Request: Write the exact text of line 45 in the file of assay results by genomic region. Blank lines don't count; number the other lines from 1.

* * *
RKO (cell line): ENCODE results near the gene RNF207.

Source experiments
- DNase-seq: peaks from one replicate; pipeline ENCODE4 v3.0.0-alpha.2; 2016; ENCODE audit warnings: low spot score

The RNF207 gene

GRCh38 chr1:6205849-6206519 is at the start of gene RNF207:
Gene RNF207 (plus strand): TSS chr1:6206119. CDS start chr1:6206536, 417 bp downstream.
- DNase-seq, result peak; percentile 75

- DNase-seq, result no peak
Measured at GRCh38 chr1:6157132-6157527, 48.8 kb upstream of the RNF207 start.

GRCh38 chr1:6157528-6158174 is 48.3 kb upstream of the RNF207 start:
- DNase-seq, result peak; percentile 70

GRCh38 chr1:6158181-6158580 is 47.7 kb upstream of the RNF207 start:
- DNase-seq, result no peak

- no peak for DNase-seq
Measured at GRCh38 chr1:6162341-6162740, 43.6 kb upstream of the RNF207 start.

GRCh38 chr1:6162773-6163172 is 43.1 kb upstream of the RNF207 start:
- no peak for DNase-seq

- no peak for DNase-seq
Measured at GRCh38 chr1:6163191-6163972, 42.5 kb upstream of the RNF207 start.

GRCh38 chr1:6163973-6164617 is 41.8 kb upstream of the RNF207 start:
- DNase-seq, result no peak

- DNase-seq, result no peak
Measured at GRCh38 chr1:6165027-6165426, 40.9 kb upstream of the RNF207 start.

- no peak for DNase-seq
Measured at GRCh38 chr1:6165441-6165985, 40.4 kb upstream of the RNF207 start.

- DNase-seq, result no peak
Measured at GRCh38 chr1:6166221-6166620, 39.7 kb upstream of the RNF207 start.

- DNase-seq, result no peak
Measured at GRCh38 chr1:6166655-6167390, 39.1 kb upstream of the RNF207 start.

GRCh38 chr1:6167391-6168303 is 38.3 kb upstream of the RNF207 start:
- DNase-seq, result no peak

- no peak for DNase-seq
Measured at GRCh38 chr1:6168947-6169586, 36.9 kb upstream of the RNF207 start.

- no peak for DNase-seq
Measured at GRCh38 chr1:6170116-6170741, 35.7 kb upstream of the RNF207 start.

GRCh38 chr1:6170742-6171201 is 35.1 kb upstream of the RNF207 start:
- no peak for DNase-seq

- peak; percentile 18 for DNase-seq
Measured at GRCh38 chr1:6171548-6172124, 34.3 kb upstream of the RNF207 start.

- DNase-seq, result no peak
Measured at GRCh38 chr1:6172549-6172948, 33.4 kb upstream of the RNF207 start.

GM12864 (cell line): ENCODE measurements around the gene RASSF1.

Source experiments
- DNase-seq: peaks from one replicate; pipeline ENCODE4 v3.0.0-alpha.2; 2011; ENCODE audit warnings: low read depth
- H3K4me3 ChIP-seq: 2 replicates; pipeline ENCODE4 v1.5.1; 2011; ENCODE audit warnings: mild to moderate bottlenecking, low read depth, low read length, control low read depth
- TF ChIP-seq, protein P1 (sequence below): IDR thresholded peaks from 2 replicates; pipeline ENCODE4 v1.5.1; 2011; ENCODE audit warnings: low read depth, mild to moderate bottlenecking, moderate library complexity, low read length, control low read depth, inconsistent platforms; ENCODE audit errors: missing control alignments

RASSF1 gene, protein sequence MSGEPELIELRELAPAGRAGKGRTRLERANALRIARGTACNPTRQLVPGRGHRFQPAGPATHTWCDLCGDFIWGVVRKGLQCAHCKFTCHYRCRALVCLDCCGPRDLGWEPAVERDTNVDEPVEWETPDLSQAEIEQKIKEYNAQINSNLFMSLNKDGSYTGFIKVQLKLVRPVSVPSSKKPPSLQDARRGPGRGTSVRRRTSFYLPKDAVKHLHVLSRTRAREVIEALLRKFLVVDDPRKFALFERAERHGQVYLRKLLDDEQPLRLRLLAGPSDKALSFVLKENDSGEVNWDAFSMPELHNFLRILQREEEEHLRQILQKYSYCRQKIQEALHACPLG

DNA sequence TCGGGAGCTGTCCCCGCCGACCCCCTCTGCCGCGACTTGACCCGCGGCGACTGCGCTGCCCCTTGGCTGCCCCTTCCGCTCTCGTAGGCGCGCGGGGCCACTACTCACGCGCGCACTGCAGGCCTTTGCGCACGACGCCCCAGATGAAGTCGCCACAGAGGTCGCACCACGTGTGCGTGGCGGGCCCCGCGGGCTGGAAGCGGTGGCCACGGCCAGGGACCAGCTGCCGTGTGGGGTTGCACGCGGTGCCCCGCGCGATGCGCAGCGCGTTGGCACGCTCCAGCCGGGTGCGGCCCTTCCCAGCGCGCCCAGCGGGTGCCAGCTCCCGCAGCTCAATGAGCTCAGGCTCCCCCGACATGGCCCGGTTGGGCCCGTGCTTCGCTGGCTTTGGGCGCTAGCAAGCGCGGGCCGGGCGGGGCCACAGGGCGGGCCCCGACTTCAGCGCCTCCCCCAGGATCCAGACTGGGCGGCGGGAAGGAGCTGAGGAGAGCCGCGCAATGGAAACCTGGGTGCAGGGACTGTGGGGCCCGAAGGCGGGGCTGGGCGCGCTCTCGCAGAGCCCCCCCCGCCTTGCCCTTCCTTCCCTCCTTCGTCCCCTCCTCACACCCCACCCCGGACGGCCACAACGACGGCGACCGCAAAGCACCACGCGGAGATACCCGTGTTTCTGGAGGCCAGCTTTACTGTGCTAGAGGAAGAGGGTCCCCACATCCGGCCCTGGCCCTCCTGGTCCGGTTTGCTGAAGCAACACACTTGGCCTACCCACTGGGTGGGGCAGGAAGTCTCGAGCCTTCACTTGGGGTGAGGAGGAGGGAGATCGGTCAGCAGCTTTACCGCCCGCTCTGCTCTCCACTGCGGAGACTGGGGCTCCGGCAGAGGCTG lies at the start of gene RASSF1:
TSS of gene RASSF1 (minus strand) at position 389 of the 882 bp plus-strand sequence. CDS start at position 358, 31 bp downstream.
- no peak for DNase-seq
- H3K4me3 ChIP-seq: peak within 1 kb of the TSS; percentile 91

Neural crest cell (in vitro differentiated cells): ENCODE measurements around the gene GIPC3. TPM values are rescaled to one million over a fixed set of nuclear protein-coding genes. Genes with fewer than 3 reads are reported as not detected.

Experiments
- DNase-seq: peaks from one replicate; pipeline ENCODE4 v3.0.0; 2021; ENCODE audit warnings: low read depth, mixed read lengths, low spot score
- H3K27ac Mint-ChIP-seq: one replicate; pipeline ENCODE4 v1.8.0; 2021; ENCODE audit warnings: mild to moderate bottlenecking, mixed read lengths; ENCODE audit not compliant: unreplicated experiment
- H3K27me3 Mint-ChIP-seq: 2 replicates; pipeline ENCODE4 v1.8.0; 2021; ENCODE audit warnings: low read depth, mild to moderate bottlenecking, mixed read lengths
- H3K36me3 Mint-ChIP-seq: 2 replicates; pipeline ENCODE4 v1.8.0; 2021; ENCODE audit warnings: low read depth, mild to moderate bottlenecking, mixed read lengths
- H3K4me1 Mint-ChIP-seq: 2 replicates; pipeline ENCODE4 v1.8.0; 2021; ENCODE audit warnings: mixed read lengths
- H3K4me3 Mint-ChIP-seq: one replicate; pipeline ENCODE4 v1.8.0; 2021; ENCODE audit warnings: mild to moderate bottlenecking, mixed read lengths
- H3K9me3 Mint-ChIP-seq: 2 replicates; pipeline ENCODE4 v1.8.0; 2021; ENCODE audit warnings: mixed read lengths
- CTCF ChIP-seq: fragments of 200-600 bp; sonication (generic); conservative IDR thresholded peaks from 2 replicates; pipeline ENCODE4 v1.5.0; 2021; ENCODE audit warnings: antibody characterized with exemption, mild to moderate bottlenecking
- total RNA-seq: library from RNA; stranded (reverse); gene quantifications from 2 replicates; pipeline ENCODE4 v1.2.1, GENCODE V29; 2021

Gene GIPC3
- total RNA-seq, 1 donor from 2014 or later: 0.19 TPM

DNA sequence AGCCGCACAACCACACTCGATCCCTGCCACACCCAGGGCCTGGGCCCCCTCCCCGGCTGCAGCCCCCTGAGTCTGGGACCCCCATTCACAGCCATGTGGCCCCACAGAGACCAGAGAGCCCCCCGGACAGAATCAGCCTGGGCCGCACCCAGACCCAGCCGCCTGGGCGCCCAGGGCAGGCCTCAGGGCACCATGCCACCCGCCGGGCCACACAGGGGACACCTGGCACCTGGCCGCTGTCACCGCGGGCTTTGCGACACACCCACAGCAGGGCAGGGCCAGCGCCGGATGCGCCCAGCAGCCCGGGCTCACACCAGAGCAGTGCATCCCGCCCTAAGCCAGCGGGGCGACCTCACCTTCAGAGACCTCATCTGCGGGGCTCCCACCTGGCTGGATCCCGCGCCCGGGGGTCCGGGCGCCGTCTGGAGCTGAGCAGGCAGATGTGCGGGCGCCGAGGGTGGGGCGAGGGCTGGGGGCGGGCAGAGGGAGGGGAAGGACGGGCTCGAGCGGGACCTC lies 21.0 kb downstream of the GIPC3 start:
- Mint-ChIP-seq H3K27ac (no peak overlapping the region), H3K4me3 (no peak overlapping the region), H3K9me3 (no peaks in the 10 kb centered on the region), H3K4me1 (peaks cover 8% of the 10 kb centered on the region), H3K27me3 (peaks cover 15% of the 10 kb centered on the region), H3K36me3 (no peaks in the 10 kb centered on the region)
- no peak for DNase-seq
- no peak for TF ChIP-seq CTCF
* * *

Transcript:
- H3K4me3 ChIP-seq: 2 replicates; pipeline ENCODE4 v1.5.1; 2011; ENCODE audit warnings: mild to moderate bottlenecking, low read depth, low read length, control low read depth